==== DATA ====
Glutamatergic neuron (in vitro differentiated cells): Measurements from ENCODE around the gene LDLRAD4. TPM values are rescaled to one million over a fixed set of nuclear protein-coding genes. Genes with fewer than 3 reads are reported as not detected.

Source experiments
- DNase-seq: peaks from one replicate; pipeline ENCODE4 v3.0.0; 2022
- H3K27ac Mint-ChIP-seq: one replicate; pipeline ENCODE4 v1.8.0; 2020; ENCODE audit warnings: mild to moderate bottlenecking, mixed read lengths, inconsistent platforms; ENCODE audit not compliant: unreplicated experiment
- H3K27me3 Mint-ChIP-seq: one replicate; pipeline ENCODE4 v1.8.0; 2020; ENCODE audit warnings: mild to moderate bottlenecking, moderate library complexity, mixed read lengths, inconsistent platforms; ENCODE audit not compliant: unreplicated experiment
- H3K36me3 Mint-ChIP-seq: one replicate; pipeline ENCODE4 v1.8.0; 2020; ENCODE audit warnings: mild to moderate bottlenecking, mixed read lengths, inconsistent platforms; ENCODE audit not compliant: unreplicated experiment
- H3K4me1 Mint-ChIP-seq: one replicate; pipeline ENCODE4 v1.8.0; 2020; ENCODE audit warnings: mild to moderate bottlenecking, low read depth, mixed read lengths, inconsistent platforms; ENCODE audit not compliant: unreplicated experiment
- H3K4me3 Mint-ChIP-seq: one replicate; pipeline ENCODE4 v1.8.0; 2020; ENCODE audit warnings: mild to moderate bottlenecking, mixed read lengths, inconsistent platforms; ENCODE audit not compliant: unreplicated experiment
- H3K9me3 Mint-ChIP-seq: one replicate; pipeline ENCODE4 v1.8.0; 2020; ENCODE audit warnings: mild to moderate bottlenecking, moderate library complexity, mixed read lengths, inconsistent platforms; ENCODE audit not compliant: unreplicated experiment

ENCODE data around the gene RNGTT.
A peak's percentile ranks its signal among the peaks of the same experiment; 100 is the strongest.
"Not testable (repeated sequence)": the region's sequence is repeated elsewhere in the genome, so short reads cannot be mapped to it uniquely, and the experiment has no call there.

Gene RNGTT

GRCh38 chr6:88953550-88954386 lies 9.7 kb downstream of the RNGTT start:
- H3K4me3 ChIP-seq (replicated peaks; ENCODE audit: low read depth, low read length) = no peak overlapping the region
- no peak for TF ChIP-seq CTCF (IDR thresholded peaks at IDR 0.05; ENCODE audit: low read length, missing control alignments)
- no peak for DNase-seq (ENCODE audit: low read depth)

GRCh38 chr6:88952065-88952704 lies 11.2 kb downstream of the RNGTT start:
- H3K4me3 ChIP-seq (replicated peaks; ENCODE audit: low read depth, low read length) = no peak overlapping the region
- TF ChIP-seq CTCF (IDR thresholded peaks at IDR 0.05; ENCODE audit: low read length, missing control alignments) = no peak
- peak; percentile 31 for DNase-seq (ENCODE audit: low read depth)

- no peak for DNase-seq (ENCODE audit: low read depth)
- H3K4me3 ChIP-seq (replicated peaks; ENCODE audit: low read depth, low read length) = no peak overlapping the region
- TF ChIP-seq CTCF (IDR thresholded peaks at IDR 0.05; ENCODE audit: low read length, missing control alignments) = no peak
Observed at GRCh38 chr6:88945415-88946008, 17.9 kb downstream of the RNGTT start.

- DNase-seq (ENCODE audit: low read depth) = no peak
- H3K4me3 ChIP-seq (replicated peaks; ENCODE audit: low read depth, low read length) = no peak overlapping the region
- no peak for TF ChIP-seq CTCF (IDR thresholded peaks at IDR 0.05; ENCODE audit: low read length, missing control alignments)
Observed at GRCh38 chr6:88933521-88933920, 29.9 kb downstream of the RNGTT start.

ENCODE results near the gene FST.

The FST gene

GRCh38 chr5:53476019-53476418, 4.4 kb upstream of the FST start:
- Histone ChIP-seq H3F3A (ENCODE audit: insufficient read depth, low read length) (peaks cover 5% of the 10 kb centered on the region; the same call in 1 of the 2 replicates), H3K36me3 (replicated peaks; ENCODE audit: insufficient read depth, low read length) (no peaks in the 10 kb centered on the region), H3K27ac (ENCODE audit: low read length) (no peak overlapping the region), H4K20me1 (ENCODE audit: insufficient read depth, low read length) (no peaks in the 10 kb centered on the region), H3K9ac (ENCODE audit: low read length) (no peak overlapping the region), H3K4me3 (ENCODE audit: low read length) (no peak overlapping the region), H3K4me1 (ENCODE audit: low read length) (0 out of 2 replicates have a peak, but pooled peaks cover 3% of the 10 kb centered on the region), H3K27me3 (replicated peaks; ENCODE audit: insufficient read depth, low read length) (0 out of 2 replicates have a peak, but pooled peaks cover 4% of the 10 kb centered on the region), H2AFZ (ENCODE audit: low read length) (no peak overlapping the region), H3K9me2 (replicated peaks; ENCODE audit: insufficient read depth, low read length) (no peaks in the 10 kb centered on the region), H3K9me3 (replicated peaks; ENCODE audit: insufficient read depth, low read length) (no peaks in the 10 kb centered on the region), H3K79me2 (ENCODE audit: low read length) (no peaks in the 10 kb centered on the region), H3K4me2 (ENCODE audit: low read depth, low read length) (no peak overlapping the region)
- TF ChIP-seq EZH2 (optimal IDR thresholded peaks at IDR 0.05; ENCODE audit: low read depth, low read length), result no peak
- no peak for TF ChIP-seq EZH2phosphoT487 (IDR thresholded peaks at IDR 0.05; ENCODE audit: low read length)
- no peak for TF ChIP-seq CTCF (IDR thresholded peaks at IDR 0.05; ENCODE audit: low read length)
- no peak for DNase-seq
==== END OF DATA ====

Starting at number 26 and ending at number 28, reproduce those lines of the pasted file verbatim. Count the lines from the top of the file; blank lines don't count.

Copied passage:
- DNase-seq (ENCODE audit: low read depth) = no peak
- H3K4me3 ChIP-seq (replicated peaks; ENCODE audit: low read depth, low read length) = no peak overlapping the region
- no peak for TF ChIP-seq CTCF (IDR thresholded peaks at IDR 0.05; ENCODE audit: low read length, missing control alignments)